Incredible Adventures wants to push you through the sound barrier. Step into a MiG-29 and prepare to be thrust past Mach 1 in the fighter jet that caused Rocky to fight Drago. Or, find your way to the edge of space in a MiG-31. Find your way to Russia to get started, and then leave the Earth behind.
To pass the speed of sound, Incredible Adventures takes you to Nizhny and gives you a choice: the legendary MiG-29 or the newer MiG-31. The company has an arrangement with the Nizhny Novgorod Sokol Aircraft Building Plant, making the whole “MiGs over Moscow” program possible. The people who supply fighter jets to more than 30 countries, of course, take quality seriously. After all, they needed to develop the goods to end democracy. So, they’ll do everything possible to make sure your day at the airbase is an incredible adventure.
If new heights matter more to you than outpacing the words coming out of your mouth, check out the “Edge of Space” program. Join the “13-mile high” club in a MiG-31 with one of Russia’s premier fighter pilots.
When you touch down, lament the loss of your wingman, jump on a couch and tell people not to take psychiatric medicines.
Space is soon to become the next frontier, for travel and maybe for living too. With the world’s first space hotel set to start accommodating guests within 5 years, here are some things you should know about spending time in space, courtesy of Discover:
- Space sickness is common. You could have several symptoms, including nausea, headaches and trouble locating your limbs.
- Your health will be affected in others ways too — including kidney stones, muscle atrophy and slower bowel movements. And the scariest side effect? Your heart will shrink.
- But you’ll be taller overall. Expect to grow about 2 inches.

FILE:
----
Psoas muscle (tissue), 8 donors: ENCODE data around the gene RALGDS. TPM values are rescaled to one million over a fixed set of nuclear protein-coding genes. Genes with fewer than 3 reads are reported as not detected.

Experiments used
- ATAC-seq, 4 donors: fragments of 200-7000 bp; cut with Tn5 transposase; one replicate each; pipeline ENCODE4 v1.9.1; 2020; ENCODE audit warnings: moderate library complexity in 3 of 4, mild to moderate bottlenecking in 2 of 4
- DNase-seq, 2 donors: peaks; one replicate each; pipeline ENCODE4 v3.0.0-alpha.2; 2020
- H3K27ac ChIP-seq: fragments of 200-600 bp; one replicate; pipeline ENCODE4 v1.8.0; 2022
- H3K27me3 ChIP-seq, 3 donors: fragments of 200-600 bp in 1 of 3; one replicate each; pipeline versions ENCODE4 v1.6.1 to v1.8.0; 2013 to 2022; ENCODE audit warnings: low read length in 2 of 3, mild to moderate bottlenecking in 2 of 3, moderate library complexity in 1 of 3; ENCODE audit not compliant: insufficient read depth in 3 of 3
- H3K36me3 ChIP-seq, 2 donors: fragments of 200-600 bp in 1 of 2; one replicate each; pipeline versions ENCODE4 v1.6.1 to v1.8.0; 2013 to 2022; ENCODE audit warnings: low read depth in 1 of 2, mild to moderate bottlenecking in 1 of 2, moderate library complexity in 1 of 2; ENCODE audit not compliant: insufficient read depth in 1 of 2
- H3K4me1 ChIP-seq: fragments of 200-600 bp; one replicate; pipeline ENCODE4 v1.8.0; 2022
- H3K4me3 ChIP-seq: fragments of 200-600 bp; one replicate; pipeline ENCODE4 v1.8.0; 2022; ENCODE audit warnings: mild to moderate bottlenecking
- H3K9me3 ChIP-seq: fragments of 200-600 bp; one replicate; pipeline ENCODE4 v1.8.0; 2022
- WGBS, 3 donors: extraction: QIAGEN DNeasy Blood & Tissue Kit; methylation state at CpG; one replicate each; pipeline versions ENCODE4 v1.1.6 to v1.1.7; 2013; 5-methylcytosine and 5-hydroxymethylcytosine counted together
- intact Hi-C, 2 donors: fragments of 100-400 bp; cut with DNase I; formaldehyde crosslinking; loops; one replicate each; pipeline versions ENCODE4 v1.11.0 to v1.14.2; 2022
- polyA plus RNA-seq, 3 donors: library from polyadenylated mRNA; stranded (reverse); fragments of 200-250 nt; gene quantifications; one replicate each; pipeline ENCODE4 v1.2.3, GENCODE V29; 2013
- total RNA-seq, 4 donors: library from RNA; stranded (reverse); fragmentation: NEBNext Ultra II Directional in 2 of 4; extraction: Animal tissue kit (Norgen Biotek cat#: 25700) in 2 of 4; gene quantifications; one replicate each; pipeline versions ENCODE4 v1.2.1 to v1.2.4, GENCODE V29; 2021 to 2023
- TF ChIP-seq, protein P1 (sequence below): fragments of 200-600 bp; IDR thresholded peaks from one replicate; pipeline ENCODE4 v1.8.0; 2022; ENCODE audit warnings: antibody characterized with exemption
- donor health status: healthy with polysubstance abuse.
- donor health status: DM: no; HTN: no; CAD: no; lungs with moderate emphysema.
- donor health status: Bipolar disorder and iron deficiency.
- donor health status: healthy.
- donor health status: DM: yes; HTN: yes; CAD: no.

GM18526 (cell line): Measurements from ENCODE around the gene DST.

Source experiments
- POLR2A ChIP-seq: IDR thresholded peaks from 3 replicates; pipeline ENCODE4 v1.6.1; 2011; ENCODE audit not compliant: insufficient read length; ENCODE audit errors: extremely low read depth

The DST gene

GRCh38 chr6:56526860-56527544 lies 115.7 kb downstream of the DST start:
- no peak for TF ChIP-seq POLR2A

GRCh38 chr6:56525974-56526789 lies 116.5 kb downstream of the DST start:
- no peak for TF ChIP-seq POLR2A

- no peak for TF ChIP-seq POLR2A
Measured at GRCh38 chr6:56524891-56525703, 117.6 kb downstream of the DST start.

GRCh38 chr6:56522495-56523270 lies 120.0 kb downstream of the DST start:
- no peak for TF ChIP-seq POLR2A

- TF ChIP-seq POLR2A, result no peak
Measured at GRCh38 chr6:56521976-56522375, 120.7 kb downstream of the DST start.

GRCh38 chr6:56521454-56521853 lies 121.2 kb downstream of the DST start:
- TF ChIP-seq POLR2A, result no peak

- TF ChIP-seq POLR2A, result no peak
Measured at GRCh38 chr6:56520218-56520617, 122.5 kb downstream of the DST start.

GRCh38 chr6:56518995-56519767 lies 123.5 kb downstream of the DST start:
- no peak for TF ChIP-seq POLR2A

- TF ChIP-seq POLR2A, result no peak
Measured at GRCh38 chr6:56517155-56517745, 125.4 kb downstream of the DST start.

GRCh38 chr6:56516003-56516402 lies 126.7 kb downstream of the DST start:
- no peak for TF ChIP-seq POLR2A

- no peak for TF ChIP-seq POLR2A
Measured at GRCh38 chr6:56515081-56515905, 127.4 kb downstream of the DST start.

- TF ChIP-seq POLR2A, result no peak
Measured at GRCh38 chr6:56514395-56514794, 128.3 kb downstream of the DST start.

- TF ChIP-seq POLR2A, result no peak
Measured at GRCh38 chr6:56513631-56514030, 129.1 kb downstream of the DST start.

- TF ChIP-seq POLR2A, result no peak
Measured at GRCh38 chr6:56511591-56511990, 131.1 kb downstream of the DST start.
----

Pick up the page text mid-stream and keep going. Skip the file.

- If you’re pregnant, it will affect how your baby’s inner ear develops, meaning he or she (or they) could have problems with balance.
- If you snore on earth, you won’t in space (I live with a snorer so this one sounds ideal, actually)
- But you won’t get regular sleep — in space, there are 16 sunrises a day!
- If you like salt on your food, you have to use it in liquid form.
- When you use the bathroom, you have to position yourself precisely in the right spot so things will go to … well, you know. But don’t worry, cameras will help guide your way.
Hmmmm …. suddenly, staying in space doesn’t sound all the fun. Want to know more about what happens in zero gravity? Read the full list.
The reality of spending the night in an outer space hotel is coming sooner than you might imagine.
We’ve posted before about billionaire space enthusiast Robert T. Bigelow’s efforts to launch the first space hotel, and now we follow up with a more detailed insight into the man himself and the plans he has in store for future citizen astronauts.
The cool thing about Bigelow’s pie-in-the-sky project is that he has already launched working prototypes which are currently circling the globe and providing internet surfers with some pretty cool satellite photos (most recently of the fires in Southern California).
The prototypes are basically pods made of a special, flexible fabric that weighs less than standard space station materials, just as strong, and is easily compactable for rocket ship transport.
Here’s the best thing, however. Bigalow plans to have a six-person module ready to accept paying guests by 2012. That’s just five years away! That gives us all plenty of time to save up the $12 million price tag for the four-week outer space adventure. In the meantime, I just hope that jealous Russian cosmonauts protecting their monopoly on space tourism don’t arrange a little “accident” for their up-and-coming competition.
The Genesis II, an inflatable space module recently sent into orbit via a Russian rocket, is the starting point to what hopes to become a “full-scale space hotel.” Bigelow Aerospace, the company behind the project, plans to launch another module later this year that will link up with the Genisis II, and hopefully become the world’s highest (and most expensive, I’m sure) hotel room.
Don’t count on booking a trip anytime soon, however. “[E]xperts say the costs of commercial space travel need to come down before it can be a success,” says the BBC. “As a result, Mr Bigelow is offering a $50m prize to anyone who can design a craft capable of carrying five people to a height of 400km (250 miles) before 2010.”